Almost a Must-Win for Democrats in Georgia 6

Stuart Rothenberg June 12, 2017 · 9:30 AM EDT

Democratic strategists may hate the idea that they must win the June 20 special election in Georgia’s 6th District, but that doesn’t make it any less true.

Jon Ossoff’s defeat would not tell us what will happen seventeen months from now in the 2018 midterms any more than Republican Tim Burns’ defeat in a 2010 Pennsylvania special election presaged that year’s midterm outcome nationally. And it probably wouldn’t impact Democratic recruiting much or dry up fund raising for very long.

But a Democratic loss would have a significant impact on the political narrative of the summer and early fall, right up to November’s gubernatorial contests in New Jersey and Virginia. And another special election defeat, in an upscale district that did not embrace Donald Trump the way districts in Kansas and Montana did, would lead to another round of finger-pointing and self-flagellation by Democrats still consumed by their 2016 defeat.

Maybe most important, a win by Republican Karen Handel would deny Democrats and anti-Trump Independents something that they very much need: a sign of progress, an optimistic outcome that would energize the president’s opponents and prove to President Trump’s critics that he is a liability. 

Right now, the stars seem to be aligning for Ossoff, so a Handel victory would be a punch in the gut for critics of the president.

Trump’s poll numbers are down, including among those who support him strongly, and the media attention he has received recently couldn’t be much worse. Democrats in other congressional special elections have improved on Hillary Clinton’s 2016 showings, and the Georgia district, while quite Republican, was won by Trump by only a single point last year. 

Forget that most of the polling has shown Ossoff ahead. Not all surveys seem entirely reliable these days. Forget that Ossoff has been a fundraising machine. Money is a necessary part of a winning campaign but doesn’t guarantee victory. 

And forget that Ossoff drew 48 percent to Handel’s 20 percent during the jungle primary, when 18 candidates received votes. When you add up all the votes, the 11 Republicans combined to draw 51 percent of the vote, while the five Democrats drew 49 percent. This is still a Republican district.

And yes, Ossoff has warts, plenty of them. He is young and looks it. He doesn’t live in the district. And he is a Democrat in a district that went comfortably for Mitt Romney, John McCain and its last congressman, conservative Republican Tom Price.

So, Democrats have plenty of ready-made excuses of they lose the special. But that won’t help them avoid Republican crowing and Democratic whining following a loss.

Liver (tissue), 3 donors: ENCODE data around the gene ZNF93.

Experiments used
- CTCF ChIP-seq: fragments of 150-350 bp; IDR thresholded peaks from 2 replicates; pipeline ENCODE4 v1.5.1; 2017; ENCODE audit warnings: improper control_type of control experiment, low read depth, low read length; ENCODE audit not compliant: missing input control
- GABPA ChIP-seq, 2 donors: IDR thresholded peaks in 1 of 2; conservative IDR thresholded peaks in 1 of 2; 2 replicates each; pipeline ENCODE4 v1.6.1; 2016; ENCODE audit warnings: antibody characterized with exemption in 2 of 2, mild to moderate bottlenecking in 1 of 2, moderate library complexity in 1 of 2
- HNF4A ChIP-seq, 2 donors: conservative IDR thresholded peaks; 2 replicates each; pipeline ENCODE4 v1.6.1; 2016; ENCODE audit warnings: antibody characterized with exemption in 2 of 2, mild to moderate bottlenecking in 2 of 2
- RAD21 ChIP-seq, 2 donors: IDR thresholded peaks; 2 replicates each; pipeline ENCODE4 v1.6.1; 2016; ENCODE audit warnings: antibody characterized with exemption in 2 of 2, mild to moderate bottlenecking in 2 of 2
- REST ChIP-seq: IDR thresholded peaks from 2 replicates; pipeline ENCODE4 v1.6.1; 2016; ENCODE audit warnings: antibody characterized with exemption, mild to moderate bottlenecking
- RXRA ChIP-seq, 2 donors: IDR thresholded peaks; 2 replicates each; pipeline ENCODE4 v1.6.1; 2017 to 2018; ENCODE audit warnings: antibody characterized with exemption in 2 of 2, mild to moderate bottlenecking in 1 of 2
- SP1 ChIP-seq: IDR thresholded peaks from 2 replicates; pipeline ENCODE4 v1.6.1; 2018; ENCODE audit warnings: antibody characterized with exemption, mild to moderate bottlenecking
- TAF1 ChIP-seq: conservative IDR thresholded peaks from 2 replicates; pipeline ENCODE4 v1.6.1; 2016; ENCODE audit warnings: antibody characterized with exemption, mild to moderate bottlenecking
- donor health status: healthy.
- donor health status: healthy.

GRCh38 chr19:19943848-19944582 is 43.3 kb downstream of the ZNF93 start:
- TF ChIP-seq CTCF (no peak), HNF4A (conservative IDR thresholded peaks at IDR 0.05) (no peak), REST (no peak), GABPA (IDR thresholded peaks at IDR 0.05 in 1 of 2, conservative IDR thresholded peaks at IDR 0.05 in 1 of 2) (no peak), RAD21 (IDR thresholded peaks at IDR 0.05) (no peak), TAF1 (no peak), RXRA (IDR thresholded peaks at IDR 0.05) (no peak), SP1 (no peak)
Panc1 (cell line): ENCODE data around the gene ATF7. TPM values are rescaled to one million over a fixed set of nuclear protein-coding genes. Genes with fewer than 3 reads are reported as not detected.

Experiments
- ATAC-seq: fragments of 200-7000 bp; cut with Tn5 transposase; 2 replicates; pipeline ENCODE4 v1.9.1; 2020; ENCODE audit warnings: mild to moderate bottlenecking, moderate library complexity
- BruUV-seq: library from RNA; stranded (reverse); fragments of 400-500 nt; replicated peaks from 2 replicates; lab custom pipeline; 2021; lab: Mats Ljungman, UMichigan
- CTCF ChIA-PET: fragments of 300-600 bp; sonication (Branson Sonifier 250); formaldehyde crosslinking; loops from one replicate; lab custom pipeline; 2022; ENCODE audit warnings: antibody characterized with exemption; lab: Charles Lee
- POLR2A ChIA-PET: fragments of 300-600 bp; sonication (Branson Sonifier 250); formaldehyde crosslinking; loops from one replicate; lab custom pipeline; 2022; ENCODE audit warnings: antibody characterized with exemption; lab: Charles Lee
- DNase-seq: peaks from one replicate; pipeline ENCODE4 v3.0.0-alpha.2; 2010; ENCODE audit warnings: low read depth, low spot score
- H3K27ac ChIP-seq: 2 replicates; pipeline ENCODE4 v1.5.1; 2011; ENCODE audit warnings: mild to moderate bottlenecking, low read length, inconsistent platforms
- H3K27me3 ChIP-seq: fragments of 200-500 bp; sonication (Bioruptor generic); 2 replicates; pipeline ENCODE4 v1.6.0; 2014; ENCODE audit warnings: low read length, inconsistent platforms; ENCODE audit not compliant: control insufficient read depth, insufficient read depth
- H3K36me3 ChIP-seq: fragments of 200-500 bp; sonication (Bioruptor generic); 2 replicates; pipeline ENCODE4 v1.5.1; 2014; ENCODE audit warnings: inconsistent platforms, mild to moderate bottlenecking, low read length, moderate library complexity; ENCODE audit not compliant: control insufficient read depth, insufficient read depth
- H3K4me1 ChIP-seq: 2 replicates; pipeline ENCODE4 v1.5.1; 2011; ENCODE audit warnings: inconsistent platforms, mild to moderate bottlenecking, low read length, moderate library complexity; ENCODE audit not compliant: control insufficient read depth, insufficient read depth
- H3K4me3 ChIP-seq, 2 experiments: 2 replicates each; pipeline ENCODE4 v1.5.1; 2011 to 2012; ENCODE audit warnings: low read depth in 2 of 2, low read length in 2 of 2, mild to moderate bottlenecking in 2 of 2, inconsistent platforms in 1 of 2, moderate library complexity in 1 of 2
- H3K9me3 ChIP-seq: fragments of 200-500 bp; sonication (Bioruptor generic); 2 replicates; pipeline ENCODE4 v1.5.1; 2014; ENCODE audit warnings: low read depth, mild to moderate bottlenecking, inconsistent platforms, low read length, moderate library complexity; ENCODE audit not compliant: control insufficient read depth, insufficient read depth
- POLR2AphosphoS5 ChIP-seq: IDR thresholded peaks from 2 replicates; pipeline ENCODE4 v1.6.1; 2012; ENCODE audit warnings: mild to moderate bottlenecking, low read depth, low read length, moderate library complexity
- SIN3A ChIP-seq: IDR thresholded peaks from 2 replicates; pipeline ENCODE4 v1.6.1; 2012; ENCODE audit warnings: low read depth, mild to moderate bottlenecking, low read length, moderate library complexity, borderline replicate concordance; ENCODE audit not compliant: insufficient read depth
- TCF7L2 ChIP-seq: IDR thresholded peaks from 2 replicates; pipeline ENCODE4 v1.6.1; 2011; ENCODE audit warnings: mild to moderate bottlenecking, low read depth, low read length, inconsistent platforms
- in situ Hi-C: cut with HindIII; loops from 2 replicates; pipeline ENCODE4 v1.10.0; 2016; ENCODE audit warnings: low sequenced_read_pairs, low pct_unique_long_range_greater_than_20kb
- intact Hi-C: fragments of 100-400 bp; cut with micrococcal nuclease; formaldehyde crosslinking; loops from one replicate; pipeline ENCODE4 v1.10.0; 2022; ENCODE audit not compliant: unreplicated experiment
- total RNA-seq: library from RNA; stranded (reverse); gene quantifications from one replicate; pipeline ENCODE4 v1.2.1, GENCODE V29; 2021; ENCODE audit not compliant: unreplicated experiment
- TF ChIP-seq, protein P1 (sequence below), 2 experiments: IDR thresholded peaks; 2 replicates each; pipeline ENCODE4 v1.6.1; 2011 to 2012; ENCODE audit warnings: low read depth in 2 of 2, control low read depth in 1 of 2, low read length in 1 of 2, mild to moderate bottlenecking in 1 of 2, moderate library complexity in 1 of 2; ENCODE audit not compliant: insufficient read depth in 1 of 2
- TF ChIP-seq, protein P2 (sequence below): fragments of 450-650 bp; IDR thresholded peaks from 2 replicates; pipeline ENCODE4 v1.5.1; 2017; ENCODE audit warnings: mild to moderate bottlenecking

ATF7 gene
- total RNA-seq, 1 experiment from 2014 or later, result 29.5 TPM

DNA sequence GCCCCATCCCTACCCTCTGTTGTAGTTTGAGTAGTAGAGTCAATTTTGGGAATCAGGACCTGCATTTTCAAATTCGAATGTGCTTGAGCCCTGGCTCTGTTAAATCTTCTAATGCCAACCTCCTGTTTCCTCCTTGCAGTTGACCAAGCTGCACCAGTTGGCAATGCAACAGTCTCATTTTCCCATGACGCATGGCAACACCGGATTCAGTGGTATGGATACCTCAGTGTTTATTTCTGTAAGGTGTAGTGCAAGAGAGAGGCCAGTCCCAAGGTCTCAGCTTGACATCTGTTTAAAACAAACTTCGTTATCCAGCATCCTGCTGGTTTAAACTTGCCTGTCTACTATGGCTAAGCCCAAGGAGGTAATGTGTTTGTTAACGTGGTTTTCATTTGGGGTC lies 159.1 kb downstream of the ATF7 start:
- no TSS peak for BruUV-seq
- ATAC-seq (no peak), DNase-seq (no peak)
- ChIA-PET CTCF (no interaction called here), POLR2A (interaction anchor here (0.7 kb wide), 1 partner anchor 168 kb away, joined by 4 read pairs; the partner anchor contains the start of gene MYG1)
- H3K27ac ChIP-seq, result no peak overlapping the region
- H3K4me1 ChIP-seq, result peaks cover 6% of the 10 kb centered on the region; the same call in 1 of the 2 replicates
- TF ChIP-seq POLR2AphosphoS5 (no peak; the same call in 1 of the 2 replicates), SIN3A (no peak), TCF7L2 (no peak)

If there is one reason for Democratic optimism it may well be the April open primary.

Sure, when you add up the total vote, Republican candidates received a couple of more points than did the Democrats. But there is a different way to look at that result.

A large 31.2 percent of the vote went for a Republican not named Karen Handel. Handel isn’t exactly a fresh face, and the fact that the former Fulton County commissioner, Georgia secretary of state, 2010 governor hopeful and 2014 Senate candidate drew only a little more than one-third of the total GOP vote is a red flag.

Handel not only needs to hold her own voters (not all that difficult), but also attract almost all of the votes of the other Republican candidates. Alternatively, she needs to turn out a large number of GOP voters who did not vote in the April open primary, and that’s what national Republican groups, including Congressional Leadership Fund, are trying to do.

Any Republicans who voted in April but don’t vote for Handel this time – even if they are not voting at all – are helping the Ossoff.

Democrats remain enthusiastic and angry about Donald Trump, and they are likely to turn out for Ossoff again. The burden, then, is on Handel to turn out not only her voters but any and all Republicans.

If a Handel victory would be deflating for Trump’s critics, an Ossoff win would be difficult for the president and his supporters to swallow.

GOP strategists surely would worry publicly about the ramifications of the defeat, and television’s talking heads would jabber on and on about growing GOP vulnerability in the midterms. And, if Trump’s past behavior is any indication, a Republican defeat in the Georgia race would lead the president to look for a scapegoat, refusing to take any blame himself.

Given the closeness of the 2016 presidential race in this district and President Trump’s controversial behavior since then, Ossoff should have the upper hand in this special election. But the contest looks tight. Democrats need a win, while Republicans can’t afford a loss.